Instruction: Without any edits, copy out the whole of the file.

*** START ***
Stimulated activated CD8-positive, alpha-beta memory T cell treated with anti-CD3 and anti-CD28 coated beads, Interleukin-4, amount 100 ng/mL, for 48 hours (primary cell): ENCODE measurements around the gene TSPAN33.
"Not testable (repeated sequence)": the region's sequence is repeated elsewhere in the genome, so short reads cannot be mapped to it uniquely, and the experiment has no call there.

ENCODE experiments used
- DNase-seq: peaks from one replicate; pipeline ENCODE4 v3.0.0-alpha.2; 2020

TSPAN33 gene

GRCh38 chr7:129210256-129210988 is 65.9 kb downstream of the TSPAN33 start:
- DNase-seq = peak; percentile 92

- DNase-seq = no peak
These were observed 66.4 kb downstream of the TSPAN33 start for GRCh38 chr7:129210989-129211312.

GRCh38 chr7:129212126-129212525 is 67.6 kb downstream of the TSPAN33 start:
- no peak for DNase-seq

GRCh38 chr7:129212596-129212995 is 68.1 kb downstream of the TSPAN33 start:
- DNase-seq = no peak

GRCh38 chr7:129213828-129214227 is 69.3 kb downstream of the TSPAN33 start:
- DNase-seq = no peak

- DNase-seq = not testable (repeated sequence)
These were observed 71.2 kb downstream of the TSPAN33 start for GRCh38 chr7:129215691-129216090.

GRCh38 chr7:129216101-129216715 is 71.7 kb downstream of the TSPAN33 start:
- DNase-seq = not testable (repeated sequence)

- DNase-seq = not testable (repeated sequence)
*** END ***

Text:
Stimulated activated CD8-positive, alpha-beta memory T cell treated with anti-CD3 and anti-CD28 coated beads, Interleukin-4, amount 100 ng/mL, for 48 hours (primary cell): ENCODE measurements around the gene TSPAN33.
"Not testable (repeated sequence)": the region's sequence is repeated elsewhere in the genome, so short reads cannot be mapped to it uniquely, and the experiment has no call there.

ENCODE experiments used
- DNase-seq: peaks from one replicate; pipeline ENCODE4 v3.0.0-alpha.2; 2020

TSPAN33 gene

GRCh38 chr7:129210256-129210988 is 65.9 kb downstream of the TSPAN33 start:
- DNase-seq = peak; percentile 92

- DNase-seq = no peak
These were observed 66.4 kb downstream of the TSPAN33 start for GRCh38 chr7:129210989-129211312.

GRCh38 chr7:129212126-129212525 is 67.6 kb downstream of the TSPAN33 start:
- no peak for DNase-seq

GRCh38 chr7:129212596-129212995 is 68.1 kb downstream of the TSPAN33 start:
- DNase-seq = no peak

GRCh38 chr7:129213828-129214227 is 69.3 kb downstream of the TSPAN33 start:
- DNase-seq = no peak

- DNase-seq = not testable (repeated sequence)
These were observed 71.2 kb downstream of the TSPAN33 start for GRCh38 chr7:129215691-129216090.

GRCh38 chr7:129216101-129216715 is 71.7 kb downstream of the TSPAN33 start:
- DNase-seq = not testable (repeated sequence)

- DNase-seq = not testable (repeated sequence)